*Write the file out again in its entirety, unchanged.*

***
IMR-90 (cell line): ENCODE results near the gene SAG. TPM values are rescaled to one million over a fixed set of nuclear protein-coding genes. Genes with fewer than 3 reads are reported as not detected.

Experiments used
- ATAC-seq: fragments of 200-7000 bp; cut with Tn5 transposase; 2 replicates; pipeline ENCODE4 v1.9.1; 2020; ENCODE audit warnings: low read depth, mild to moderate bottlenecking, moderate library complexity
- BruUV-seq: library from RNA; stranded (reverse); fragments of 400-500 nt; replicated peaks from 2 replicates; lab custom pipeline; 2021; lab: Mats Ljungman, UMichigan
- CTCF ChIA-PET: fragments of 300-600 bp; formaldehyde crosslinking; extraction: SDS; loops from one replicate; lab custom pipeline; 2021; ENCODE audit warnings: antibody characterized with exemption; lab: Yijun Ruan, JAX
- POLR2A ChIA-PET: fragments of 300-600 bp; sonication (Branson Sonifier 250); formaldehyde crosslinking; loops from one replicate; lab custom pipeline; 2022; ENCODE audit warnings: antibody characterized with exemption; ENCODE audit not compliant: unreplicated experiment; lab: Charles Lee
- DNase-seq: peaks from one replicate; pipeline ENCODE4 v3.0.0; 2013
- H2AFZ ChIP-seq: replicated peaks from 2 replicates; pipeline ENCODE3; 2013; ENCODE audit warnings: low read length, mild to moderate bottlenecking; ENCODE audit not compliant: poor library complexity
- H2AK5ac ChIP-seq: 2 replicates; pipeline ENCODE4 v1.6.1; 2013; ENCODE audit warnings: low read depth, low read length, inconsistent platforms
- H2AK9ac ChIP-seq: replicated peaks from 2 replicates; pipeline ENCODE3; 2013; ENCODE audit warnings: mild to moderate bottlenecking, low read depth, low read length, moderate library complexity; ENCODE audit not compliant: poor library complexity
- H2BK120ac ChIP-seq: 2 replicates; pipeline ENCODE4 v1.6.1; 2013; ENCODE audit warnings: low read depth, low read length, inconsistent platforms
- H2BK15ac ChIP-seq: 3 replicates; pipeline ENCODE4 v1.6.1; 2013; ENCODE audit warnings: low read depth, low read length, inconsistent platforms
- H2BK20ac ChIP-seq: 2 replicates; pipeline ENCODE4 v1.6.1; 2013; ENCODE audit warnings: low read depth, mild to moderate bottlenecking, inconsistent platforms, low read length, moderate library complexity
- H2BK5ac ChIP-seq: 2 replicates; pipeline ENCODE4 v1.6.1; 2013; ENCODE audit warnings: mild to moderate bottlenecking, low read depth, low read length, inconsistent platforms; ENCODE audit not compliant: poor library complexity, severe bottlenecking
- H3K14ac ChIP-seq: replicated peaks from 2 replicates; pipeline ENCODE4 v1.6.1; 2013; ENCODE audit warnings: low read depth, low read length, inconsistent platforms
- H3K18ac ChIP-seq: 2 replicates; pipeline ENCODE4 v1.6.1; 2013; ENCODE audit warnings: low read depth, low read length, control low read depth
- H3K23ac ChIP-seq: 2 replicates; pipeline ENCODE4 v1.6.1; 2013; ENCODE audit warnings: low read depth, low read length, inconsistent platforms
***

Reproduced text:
IMR-90 (cell line): ENCODE results near the gene SAG. TPM values are rescaled to one million over a fixed set of nuclear protein-coding genes. Genes with fewer than 3 reads are reported as not detected.

Experiments used
- ATAC-seq: fragments of 200-7000 bp; cut with Tn5 transposase; 2 replicates; pipeline ENCODE4 v1.9.1; 2020; ENCODE audit warnings: low read depth, mild to moderate bottlenecking, moderate library complexity
- BruUV-seq: library from RNA; stranded (reverse); fragments of 400-500 nt; replicated peaks from 2 replicates; lab custom pipeline; 2021; lab: Mats Ljungman, UMichigan
- CTCF ChIA-PET: fragments of 300-600 bp; formaldehyde crosslinking; extraction: SDS; loops from one replicate; lab custom pipeline; 2021; ENCODE audit warnings: antibody characterized with exemption; lab: Yijun Ruan, JAX
- POLR2A ChIA-PET: fragments of 300-600 bp; sonication (Branson Sonifier 250); formaldehyde crosslinking; loops from one replicate; lab custom pipeline; 2022; ENCODE audit warnings: antibody characterized with exemption; ENCODE audit not compliant: unreplicated experiment; lab: Charles Lee
- DNase-seq: peaks from one replicate; pipeline ENCODE4 v3.0.0; 2013
- H2AFZ ChIP-seq: replicated peaks from 2 replicates; pipeline ENCODE3; 2013; ENCODE audit warnings: low read length, mild to moderate bottlenecking; ENCODE audit not compliant: poor library complexity
- H2AK5ac ChIP-seq: 2 replicates; pipeline ENCODE4 v1.6.1; 2013; ENCODE audit warnings: low read depth, low read length, inconsistent platforms
- H2AK9ac ChIP-seq: replicated peaks from 2 replicates; pipeline ENCODE3; 2013; ENCODE audit warnings: mild to moderate bottlenecking, low read depth, low read length, moderate library complexity; ENCODE audit not compliant: poor library complexity
- H2BK120ac ChIP-seq: 2 replicates; pipeline ENCODE4 v1.6.1; 2013; ENCODE audit warnings: low read depth, low read length, inconsistent platforms
- H2BK15ac ChIP-seq: 3 replicates; pipeline ENCODE4 v1.6.1; 2013; ENCODE audit warnings: low read depth, low read length, inconsistent platforms
- H2BK20ac ChIP-seq: 2 replicates; pipeline ENCODE4 v1.6.1; 2013; ENCODE audit warnings: low read depth, mild to moderate bottlenecking, inconsistent platforms, low read length, moderate library complexity
- H2BK5ac ChIP-seq: 2 replicates; pipeline ENCODE4 v1.6.1; 2013; ENCODE audit warnings: mild to moderate bottlenecking, low read depth, low read length, inconsistent platforms; ENCODE audit not compliant: poor library complexity, severe bottlenecking
- H3K14ac ChIP-seq: replicated peaks from 2 replicates; pipeline ENCODE4 v1.6.1; 2013; ENCODE audit warnings: low read depth, low read length, inconsistent platforms
- H3K18ac ChIP-seq: 2 replicates; pipeline ENCODE4 v1.6.1; 2013; ENCODE audit warnings: low read depth, low read length, control low read depth
- H3K23ac ChIP-seq: 2 replicates; pipeline ENCODE4 v1.6.1; 2013; ENCODE audit warnings: low read depth, low read length, inconsistent platforms